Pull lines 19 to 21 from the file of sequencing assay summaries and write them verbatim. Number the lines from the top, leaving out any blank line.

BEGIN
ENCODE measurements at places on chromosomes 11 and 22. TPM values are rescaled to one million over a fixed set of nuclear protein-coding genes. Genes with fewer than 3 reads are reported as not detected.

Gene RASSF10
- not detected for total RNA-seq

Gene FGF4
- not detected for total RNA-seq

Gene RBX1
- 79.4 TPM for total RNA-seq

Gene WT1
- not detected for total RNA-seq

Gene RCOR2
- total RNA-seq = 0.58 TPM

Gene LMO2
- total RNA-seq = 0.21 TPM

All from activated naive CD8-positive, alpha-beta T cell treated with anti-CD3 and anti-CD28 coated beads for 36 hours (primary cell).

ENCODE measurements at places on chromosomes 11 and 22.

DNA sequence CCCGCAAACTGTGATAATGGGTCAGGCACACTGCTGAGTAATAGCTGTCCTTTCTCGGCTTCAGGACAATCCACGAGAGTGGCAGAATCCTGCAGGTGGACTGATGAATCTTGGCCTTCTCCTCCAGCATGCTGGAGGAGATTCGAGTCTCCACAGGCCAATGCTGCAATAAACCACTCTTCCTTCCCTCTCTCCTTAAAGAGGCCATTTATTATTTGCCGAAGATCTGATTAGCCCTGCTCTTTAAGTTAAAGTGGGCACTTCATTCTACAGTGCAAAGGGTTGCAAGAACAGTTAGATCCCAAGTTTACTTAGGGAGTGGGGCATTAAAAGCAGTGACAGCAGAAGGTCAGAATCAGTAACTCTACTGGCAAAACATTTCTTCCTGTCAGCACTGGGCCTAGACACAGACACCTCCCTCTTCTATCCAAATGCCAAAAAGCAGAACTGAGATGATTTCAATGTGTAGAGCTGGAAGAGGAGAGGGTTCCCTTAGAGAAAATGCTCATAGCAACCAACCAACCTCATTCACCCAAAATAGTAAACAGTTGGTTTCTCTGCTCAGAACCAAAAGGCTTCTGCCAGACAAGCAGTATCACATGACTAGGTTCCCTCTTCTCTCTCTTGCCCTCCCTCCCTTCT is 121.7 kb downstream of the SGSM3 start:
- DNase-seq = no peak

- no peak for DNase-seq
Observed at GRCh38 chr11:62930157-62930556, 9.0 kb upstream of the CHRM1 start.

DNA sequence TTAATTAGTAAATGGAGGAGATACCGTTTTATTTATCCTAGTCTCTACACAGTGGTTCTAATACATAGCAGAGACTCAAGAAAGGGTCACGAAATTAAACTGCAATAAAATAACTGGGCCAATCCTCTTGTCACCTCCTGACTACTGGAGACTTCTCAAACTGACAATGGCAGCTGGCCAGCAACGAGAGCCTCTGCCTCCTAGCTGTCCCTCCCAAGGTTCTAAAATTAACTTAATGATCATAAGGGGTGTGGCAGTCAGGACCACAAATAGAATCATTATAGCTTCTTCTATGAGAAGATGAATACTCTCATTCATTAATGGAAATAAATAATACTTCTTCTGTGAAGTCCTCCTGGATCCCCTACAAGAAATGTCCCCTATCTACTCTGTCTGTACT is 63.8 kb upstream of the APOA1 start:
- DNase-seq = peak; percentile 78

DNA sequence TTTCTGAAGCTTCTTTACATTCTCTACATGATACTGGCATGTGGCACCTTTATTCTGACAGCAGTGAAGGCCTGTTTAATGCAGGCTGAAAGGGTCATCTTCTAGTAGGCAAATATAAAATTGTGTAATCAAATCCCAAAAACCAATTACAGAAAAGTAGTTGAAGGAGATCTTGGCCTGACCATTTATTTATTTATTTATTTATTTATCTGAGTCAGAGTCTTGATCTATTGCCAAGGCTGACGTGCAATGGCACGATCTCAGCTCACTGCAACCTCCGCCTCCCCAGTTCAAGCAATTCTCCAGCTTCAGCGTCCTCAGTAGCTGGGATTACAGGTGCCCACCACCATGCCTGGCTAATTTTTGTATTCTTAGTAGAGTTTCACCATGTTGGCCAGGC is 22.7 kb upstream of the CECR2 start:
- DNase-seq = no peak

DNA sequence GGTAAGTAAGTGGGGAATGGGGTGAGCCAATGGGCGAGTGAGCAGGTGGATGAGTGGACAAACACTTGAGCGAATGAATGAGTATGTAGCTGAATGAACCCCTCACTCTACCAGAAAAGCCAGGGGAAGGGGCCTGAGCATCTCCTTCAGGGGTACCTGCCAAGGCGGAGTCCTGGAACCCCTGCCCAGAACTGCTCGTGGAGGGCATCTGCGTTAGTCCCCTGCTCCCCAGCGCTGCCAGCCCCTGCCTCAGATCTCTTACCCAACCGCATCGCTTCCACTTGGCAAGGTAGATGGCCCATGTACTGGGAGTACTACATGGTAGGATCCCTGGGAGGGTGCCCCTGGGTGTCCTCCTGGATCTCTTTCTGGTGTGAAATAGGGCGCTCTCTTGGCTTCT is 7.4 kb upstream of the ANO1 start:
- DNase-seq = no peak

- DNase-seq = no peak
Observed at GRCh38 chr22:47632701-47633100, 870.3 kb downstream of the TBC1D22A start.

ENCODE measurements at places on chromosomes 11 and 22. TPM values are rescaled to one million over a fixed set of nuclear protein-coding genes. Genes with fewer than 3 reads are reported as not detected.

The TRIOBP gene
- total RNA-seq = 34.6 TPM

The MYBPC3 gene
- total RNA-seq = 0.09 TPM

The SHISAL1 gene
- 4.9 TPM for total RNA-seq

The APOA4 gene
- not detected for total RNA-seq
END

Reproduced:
Observed at GRCh38 chr11:62930157-62930556, 9.0 kb upstream of the CHRM1 start.

DNA sequence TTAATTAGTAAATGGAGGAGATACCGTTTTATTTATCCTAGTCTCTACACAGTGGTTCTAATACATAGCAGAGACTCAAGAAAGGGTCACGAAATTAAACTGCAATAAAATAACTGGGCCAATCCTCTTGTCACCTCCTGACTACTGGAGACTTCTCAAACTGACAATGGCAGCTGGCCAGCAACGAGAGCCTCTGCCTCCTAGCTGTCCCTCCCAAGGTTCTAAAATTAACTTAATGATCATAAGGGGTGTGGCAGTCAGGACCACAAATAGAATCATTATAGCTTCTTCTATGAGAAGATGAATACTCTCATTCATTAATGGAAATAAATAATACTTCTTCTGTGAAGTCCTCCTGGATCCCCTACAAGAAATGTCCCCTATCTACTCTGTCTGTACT is 63.8 kb upstream of the APOA1 start:
- DNase-seq = peak; percentile 78